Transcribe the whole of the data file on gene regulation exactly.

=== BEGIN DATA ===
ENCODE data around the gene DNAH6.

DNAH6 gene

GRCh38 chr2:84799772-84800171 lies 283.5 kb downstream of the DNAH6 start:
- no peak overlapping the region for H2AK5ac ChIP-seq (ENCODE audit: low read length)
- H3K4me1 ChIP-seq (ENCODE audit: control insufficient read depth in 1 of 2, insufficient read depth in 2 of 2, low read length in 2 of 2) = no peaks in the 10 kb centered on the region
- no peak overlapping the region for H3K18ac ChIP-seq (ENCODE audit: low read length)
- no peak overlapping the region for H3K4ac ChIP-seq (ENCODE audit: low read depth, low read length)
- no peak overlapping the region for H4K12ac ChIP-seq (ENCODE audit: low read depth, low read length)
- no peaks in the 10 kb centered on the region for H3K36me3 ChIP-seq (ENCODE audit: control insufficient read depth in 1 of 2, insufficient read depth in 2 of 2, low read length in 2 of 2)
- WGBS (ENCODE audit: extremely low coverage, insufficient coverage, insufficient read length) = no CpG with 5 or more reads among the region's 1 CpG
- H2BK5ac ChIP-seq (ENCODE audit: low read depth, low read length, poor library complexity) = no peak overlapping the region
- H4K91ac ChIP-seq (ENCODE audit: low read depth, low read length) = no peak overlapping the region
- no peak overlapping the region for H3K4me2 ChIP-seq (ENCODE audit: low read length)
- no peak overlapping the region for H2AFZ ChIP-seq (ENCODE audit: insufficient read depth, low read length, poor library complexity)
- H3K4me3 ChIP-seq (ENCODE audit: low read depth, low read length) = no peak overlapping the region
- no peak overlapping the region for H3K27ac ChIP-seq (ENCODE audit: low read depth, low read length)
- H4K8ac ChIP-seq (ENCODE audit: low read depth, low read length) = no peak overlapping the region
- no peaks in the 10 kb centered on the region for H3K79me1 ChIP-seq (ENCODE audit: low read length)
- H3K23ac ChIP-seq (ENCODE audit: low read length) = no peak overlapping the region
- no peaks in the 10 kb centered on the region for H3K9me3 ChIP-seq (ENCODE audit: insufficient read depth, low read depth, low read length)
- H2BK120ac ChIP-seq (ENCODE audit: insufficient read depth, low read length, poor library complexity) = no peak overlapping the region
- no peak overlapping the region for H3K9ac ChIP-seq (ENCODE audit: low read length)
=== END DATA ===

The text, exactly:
ENCODE data around the gene DNAH6.

DNAH6 gene

GRCh38 chr2:84799772-84800171 lies 283.5 kb downstream of the DNAH6 start:
- no peak overlapping the region for H2AK5ac ChIP-seq (ENCODE audit: low read length)
- H3K4me1 ChIP-seq (ENCODE audit: control insufficient read depth in 1 of 2, insufficient read depth in 2 of 2, low read length in 2 of 2) = no peaks in the 10 kb centered on the region
- no peak overlapping the region for H3K18ac ChIP-seq (ENCODE audit: low read length)
- no peak overlapping the region for H3K4ac ChIP-seq (ENCODE audit: low read depth, low read length)
- no peak overlapping the region for H4K12ac ChIP-seq (ENCODE audit: low read depth, low read length)
- no peaks in the 10 kb centered on the region for H3K36me3 ChIP-seq (ENCODE audit: control insufficient read depth in 1 of 2, insufficient read depth in 2 of 2, low read length in 2 of 2)
- WGBS (ENCODE audit: extremely low coverage, insufficient coverage, insufficient read length) = no CpG with 5 or more reads among the region's 1 CpG
- H2BK5ac ChIP-seq (ENCODE audit: low read depth, low read length, poor library complexity) = no peak overlapping the region
- H4K91ac ChIP-seq (ENCODE audit: low read depth, low read length) = no peak overlapping the region
- no peak overlapping the region for H3K4me2 ChIP-seq (ENCODE audit: low read length)
- no peak overlapping the region for H2AFZ ChIP-seq (ENCODE audit: insufficient read depth, low read length, poor library complexity)
- H3K4me3 ChIP-seq (ENCODE audit: low read depth, low read length) = no peak overlapping the region
- no peak overlapping the region for H3K27ac ChIP-seq (ENCODE audit: low read depth, low read length)
- H4K8ac ChIP-seq (ENCODE audit: low read depth, low read length) = no peak overlapping the region
- no peaks in the 10 kb centered on the region for H3K79me1 ChIP-seq (ENCODE audit: low read length)
- H3K23ac ChIP-seq (ENCODE audit: low read length) = no peak overlapping the region
- no peaks in the 10 kb centered on the region for H3K9me3 ChIP-seq (ENCODE audit: insufficient read depth, low read depth, low read length)
- H2BK120ac ChIP-seq (ENCODE audit: insufficient read depth, low read length, poor library complexity) = no peak overlapping the region
- no peak overlapping the region for H3K9ac ChIP-seq (ENCODE audit: low read length)